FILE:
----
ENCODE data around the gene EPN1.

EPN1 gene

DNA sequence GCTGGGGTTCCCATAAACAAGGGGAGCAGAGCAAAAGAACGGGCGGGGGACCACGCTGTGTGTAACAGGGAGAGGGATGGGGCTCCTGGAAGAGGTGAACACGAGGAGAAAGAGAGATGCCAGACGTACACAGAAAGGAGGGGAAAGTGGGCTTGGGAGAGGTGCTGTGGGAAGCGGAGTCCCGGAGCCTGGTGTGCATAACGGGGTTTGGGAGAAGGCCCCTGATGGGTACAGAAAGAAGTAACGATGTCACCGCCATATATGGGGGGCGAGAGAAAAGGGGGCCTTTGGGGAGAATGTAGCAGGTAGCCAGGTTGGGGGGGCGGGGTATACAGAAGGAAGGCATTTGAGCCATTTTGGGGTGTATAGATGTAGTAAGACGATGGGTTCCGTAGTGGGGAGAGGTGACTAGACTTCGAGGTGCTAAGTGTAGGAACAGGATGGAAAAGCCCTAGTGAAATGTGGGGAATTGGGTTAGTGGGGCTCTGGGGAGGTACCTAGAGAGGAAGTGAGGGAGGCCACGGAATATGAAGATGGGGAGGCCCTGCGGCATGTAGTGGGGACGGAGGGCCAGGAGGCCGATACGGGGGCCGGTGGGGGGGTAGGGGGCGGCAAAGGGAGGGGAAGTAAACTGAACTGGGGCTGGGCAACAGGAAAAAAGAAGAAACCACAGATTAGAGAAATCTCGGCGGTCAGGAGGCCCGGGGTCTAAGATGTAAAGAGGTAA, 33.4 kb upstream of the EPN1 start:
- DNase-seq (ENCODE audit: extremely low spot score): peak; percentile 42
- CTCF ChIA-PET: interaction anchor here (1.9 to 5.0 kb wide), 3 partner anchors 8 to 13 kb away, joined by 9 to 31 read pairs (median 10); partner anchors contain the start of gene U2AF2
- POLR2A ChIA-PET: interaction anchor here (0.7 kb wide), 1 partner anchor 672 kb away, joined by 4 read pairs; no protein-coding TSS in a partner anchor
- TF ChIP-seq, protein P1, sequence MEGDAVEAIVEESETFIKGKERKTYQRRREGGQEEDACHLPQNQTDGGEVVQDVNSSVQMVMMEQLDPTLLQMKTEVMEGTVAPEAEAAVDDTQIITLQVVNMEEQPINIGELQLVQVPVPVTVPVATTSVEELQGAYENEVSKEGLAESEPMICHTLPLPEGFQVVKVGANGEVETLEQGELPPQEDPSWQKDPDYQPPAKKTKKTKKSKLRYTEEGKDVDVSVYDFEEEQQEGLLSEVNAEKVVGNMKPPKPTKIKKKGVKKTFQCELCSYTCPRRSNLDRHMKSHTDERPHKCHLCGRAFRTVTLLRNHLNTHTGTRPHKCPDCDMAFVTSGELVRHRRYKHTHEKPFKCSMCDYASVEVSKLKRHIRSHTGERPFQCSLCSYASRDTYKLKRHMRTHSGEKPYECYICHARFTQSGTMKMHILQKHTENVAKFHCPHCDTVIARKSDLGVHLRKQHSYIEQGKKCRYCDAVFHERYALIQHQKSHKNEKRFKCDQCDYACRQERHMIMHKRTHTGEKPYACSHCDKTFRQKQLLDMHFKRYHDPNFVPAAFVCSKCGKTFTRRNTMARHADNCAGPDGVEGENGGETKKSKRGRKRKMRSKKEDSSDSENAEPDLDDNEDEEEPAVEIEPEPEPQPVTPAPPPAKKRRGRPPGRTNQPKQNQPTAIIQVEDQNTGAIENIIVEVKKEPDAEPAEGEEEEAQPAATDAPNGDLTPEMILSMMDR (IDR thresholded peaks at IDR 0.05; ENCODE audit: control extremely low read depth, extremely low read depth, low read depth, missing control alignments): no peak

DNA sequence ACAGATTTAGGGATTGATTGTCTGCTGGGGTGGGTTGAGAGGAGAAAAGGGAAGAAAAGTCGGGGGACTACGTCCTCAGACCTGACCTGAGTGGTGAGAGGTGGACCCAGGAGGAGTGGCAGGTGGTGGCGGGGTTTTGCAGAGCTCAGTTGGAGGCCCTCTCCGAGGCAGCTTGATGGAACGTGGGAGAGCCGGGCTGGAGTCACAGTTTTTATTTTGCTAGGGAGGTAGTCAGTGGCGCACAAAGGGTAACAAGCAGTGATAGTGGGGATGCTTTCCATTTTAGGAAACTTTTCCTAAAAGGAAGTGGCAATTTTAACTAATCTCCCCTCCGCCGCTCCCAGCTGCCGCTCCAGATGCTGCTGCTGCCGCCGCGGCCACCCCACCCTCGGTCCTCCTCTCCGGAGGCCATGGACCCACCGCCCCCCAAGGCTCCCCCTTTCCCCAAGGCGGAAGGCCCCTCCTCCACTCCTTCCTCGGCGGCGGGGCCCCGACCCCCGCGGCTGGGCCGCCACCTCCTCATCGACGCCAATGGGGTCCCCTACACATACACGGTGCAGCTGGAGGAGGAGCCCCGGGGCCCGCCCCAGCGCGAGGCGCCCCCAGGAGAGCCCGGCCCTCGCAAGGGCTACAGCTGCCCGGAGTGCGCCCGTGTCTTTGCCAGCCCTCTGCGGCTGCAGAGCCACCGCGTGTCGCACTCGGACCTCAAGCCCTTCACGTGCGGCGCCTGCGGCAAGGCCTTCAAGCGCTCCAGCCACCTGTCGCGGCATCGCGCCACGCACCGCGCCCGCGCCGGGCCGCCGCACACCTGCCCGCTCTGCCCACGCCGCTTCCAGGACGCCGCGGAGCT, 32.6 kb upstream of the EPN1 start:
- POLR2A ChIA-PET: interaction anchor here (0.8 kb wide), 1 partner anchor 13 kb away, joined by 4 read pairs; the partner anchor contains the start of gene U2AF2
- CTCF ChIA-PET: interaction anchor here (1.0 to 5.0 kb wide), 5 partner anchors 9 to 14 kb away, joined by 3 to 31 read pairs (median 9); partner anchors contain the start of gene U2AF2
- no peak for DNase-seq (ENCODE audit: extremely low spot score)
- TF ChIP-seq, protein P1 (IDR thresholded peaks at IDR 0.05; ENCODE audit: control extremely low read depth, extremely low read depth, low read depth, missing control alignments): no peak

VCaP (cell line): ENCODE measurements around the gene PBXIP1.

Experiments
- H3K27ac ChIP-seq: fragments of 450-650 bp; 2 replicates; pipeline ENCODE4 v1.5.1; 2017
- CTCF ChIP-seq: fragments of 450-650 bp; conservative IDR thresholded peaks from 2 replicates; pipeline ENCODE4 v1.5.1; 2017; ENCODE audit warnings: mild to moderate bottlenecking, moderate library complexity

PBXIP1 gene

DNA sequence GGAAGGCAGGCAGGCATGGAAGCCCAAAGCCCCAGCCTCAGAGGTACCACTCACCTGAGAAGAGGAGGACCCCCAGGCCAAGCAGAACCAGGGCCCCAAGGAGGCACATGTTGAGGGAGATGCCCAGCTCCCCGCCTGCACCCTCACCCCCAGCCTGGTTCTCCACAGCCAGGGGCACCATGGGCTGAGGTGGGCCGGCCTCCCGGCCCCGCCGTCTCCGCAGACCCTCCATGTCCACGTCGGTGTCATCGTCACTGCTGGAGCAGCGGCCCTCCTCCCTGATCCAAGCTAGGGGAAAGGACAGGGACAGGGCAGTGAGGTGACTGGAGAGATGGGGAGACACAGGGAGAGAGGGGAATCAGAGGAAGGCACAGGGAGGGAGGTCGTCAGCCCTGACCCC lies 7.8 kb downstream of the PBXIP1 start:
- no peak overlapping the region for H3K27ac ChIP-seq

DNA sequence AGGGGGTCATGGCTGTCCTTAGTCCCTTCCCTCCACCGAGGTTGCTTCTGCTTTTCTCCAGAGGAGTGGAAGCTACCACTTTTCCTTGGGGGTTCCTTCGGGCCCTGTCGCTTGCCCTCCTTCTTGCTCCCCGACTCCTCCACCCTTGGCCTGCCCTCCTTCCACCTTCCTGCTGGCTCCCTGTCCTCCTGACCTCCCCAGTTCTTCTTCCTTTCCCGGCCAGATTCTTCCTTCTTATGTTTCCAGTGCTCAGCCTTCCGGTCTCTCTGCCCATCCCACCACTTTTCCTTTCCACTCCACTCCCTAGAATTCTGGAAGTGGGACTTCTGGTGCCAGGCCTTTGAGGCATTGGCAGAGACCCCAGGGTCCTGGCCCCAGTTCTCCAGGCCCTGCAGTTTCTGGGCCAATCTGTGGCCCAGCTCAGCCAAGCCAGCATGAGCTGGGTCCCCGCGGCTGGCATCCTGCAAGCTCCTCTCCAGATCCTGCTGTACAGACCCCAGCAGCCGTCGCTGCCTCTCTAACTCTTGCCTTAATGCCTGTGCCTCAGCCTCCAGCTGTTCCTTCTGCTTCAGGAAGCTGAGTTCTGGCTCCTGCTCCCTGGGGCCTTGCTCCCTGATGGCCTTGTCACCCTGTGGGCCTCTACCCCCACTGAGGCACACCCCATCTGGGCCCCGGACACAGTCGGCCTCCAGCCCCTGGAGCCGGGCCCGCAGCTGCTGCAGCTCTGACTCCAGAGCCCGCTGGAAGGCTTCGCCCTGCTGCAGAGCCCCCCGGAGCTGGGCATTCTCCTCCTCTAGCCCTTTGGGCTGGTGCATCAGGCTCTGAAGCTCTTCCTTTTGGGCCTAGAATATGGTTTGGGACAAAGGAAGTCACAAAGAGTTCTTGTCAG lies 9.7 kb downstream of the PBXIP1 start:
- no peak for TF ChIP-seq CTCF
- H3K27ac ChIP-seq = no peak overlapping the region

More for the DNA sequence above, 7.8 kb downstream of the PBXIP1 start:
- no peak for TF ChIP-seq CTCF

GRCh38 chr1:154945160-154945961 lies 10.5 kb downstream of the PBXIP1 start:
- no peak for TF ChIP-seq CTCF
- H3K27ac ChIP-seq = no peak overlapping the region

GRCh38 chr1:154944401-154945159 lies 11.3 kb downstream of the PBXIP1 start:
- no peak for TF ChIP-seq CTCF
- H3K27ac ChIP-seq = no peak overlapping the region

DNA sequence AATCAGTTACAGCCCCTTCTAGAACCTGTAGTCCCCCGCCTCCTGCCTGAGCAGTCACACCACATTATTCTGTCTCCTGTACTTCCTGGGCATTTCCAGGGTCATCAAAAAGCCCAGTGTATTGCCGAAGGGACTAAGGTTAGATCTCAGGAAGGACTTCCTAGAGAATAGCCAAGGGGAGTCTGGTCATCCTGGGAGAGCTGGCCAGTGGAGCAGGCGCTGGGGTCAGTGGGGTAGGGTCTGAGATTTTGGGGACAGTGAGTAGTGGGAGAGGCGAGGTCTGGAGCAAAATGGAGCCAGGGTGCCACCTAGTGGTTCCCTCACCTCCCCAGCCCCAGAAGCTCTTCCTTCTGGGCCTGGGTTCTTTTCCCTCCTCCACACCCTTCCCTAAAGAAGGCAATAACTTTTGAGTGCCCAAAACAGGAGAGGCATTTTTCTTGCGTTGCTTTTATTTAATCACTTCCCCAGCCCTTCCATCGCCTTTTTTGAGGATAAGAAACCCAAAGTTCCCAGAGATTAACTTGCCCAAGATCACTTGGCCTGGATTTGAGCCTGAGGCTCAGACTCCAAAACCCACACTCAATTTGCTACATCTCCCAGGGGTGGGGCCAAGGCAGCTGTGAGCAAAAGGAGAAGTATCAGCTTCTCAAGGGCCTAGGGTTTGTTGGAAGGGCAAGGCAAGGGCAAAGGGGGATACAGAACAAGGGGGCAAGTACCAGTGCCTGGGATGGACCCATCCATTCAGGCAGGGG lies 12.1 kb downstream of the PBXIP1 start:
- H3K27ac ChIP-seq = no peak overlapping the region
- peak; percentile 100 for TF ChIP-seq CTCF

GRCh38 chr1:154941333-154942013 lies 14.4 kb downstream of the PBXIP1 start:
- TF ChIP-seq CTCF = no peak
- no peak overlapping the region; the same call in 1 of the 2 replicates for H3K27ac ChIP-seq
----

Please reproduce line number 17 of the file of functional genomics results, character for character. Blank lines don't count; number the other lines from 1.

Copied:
PBXIP1 gene